China makes nearly 100% of its aluminium burning coal, the middle east gas, however the KSA smelter often uses crude oil when gas demand in the country is high as most middle east countries are gas poor, apart from Qatar. Why the Abu Dhabi (UAE) is currently commissioning a nuclear power station (4000 MW) and Dubai Emirate will shortly start commissioning a 2400 MW coal power station. Guess where the fuel for both comes from....


Back to aluminium.
You need roughly 5-6t of bauxite to make 2t of alumina to make 1t of aluminium and you need 420kg of coke in the smelter to make the anodes.

Australia currently exports around 35 MTpa of bauxite, with about 60 MTpa consumed domestically.

The 60 MTpa is used to make alumina at refineries in Gladstone and SW of Perth making about 20 MTpa of alumina. Gove in NT has a bauxite mine and used to convert to alumina (5 MTpa) but was shut down by RTA following take over from ALCAN and despite billions in investment during the 2000's to be one of the biggest in the world found it uneconomic (was fueled by oil). Very high labour costs would not have helped and really a stupid place to build a complex refinery compared to Gladstone which gets its bauxite from Weipa.

Of the 20 Mtpa of alumina, we consume just 3 Mtpa to aluminium metal.  


Indonesia issued a directive to China a few years back it will no longer solely export Bauxite and guess what, they now have an alumina refinery.

For me Australia should be capping the exports of minerals to force down stream processing or simply keep it for a raining day. YEs mining created jobs, but Wepia employs around 400 people to make around 20mtpa of bauxite. Boyne Smelter has 1000 direct employees and 1000's more in support industries, all well paid and uses just 2mtpa of Weipa's bauxite plus the 1000 jobs at QAL next door making the alumina for the smelter.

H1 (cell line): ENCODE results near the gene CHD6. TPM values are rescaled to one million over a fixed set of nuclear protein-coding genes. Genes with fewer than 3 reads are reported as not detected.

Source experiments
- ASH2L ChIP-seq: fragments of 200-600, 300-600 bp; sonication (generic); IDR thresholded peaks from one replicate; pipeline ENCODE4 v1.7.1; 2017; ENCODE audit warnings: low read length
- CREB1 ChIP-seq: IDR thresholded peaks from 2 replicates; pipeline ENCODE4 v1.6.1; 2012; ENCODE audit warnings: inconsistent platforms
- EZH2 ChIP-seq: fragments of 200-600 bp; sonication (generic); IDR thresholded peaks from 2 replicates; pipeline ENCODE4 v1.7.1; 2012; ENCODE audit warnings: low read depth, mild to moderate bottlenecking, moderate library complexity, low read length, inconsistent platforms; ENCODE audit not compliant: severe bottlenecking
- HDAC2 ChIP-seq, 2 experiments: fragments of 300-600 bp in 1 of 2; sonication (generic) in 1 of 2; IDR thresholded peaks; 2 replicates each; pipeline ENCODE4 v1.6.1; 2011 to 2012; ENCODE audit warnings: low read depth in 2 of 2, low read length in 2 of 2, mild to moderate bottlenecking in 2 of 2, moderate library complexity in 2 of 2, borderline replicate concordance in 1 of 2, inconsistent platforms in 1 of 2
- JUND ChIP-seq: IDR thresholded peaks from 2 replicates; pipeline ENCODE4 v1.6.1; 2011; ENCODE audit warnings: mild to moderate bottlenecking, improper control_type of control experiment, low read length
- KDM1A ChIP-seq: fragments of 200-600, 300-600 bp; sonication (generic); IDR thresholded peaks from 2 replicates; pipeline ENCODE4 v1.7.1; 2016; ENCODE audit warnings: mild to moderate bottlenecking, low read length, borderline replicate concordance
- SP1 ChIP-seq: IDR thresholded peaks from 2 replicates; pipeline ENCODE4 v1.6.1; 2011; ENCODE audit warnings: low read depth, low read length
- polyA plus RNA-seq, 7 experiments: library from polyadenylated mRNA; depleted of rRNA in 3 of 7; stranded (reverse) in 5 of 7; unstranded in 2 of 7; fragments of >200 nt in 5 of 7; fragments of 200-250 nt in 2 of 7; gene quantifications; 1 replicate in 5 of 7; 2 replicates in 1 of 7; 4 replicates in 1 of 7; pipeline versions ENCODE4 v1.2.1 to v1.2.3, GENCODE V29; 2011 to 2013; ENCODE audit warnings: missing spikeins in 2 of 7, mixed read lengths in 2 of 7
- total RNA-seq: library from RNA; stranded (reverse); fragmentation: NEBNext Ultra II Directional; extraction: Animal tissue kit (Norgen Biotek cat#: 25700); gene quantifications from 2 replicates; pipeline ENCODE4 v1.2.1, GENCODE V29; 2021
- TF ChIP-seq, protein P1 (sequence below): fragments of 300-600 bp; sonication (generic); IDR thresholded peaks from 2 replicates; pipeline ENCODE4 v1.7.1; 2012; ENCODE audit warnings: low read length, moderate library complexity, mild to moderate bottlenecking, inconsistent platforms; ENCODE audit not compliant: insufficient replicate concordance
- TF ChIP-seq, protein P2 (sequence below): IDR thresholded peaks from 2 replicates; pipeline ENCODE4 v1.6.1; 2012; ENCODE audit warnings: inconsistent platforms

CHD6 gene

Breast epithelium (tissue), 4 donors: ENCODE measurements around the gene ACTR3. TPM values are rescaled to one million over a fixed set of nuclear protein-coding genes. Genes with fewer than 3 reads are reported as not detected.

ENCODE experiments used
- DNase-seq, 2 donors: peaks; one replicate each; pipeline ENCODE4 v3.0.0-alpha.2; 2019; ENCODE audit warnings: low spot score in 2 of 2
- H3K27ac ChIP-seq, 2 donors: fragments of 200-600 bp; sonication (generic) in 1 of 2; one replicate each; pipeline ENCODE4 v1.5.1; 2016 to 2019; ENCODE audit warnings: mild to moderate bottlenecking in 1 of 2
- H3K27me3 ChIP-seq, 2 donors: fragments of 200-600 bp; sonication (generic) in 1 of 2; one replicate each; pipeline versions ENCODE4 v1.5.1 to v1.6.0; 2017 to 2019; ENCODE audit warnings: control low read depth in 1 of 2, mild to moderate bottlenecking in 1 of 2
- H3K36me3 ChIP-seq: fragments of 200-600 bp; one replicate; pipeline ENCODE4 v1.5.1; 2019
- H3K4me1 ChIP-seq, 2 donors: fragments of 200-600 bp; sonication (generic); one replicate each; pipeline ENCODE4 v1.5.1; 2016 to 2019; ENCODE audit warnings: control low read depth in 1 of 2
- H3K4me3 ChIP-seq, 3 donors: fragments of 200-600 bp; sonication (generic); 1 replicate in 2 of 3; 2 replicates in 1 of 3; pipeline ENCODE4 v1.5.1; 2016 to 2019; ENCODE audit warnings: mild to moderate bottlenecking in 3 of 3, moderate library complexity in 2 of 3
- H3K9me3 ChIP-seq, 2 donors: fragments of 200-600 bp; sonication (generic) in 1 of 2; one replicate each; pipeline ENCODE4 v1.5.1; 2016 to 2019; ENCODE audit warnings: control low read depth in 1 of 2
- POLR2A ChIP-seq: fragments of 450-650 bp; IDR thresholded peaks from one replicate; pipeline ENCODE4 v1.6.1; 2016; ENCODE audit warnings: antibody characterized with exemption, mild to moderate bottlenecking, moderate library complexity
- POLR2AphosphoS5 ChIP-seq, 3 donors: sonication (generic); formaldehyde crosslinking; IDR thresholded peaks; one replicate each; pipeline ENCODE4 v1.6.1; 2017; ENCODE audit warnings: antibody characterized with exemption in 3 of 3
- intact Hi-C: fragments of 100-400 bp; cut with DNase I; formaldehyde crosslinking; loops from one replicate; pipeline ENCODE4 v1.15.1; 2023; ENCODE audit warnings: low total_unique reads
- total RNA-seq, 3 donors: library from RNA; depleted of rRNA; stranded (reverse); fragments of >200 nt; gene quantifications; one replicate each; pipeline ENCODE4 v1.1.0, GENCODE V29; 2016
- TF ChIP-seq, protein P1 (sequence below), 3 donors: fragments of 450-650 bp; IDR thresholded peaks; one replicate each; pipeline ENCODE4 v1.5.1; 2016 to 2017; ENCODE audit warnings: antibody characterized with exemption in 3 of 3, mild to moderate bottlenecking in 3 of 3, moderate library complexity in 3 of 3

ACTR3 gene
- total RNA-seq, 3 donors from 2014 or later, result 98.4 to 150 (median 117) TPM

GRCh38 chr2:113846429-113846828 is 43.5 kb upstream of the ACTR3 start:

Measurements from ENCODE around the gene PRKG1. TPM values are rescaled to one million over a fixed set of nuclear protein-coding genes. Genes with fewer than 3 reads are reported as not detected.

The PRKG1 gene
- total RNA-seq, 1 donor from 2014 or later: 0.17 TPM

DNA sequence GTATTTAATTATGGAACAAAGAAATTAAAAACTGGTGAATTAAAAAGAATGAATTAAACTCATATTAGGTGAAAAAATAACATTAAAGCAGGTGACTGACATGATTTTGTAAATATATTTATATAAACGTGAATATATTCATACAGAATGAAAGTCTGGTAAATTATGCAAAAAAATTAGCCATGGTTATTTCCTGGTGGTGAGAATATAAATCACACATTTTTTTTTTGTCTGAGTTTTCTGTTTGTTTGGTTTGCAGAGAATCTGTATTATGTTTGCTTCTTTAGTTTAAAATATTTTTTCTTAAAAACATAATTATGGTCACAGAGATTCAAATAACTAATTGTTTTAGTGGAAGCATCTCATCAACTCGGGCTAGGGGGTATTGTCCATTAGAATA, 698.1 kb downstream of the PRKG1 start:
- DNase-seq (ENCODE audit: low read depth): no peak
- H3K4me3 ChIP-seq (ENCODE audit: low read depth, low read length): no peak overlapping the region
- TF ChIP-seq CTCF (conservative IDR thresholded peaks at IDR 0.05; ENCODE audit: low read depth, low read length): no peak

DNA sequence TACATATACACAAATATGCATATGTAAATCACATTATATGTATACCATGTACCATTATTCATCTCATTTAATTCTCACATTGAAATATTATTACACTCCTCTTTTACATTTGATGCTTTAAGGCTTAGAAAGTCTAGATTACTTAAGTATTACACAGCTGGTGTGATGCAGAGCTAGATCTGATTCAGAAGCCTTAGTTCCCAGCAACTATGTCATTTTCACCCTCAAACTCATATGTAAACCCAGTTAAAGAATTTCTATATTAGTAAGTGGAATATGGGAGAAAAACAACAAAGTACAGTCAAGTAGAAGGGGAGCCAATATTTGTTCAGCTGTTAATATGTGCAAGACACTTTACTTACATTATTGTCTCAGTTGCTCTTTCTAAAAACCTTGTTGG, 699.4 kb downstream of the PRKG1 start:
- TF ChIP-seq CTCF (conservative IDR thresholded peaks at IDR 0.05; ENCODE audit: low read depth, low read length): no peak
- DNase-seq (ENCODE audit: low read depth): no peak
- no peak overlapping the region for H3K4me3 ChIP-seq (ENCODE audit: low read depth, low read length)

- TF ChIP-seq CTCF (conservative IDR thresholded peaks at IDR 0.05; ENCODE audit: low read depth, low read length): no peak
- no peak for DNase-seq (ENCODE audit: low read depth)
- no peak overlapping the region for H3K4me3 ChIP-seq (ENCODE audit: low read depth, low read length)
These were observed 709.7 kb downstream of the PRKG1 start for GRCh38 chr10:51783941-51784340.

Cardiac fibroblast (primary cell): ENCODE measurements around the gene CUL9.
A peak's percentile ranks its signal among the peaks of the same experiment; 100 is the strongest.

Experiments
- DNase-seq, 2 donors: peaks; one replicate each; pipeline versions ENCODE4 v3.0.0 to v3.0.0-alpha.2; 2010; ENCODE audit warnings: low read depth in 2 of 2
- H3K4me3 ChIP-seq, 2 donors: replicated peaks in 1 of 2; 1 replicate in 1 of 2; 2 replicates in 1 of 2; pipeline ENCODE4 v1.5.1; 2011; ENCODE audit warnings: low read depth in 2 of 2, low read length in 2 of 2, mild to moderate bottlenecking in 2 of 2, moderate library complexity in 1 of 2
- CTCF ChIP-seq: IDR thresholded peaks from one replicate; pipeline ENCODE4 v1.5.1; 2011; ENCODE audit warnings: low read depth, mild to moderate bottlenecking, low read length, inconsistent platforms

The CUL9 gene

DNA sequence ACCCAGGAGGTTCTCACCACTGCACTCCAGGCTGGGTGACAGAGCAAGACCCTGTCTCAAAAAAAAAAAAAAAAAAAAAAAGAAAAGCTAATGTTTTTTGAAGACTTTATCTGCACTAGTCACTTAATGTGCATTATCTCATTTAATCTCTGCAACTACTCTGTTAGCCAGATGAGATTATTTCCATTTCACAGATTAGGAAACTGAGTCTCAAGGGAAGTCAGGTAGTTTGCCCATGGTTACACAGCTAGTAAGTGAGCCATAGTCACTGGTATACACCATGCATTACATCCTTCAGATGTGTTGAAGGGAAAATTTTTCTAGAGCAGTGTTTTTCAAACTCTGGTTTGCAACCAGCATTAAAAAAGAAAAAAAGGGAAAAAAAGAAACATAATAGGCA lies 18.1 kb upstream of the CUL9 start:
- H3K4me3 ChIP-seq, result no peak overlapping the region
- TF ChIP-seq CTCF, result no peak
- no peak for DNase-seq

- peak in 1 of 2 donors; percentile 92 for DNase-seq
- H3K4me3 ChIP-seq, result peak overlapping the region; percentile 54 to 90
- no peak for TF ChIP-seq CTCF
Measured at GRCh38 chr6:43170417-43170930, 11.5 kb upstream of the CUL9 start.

To help drive on shore demand, mined ore used domestically should not pay royalties. Likewise if the alumina from the refinery is used domestically, then there should be a further incentive. Most of the these plants are already tolling plants (refinery's and smelters) and as such pay no or very little corporate tax. Currently I believe only Weipa and Gove export Bauxite so simple, force another alumina refinery to be built domestically or give these operators 10 years notice to cease production.

Likewise the steel industry I think the iron ore export should be capped at 500mtpa, you want to mine more, then process it here to some degree for which there will be no mining royalty applied.
  Valvegear Oliver Bullied, CME

Location: Richmond Vic
I wonder why the aluminium industry means more to the Federal Government than the automotive industry did.
  don_dunstan The Ghost of George Stephenson

Location: Adelaide proud
I wonder why the aluminium industry means more to the Federal Government than the automotive industry did.
Valvegear
I guess they've decided to draw a line in the sand on these 'strategic' things. They also gave $200,000,000 to the (remaining) refineries to try and keep them here - announced here- but it's unlikely to make much of a difference to the one at Geelong which has been run down to the point of un-viability. Most of that money is just going to things like diesel storage anyway.
  Valvegear Oliver Bullied, CME

Location: Richmond Vic
The owners of Corio Refinery have said they're staying. We are horribly isolated here for items like petroleum; if no refinery wanted to stay it could be time for a return to the days of Commonwealth Oil Refineries. The government keeps army, navy and air force in case they're needed; add a refinery to the list.
  don_dunstan The Ghost of George Stephenson

Location: Adelaide proud
The owners of Corio Refinery have said they're staying. We are horribly isolated here for items like petroleum; if no refinery wanted to stay it could be time for a return to the days of Commonwealth Oil Refineries. The government keeps army, navy and air force in case they're needed; add a refinery to the list.
Valvegear
Word is that Viva Energy have been looking to the Commonwealth and VIC government to pay for expensive upgrades but they won't come to the party. There have been repeated safety incidents and OH&S breaches since they've taken over including more than a dozen fire brigade call-outs and (recently) a very large 'flare off'. It doesn't bide well for the future of the refinery.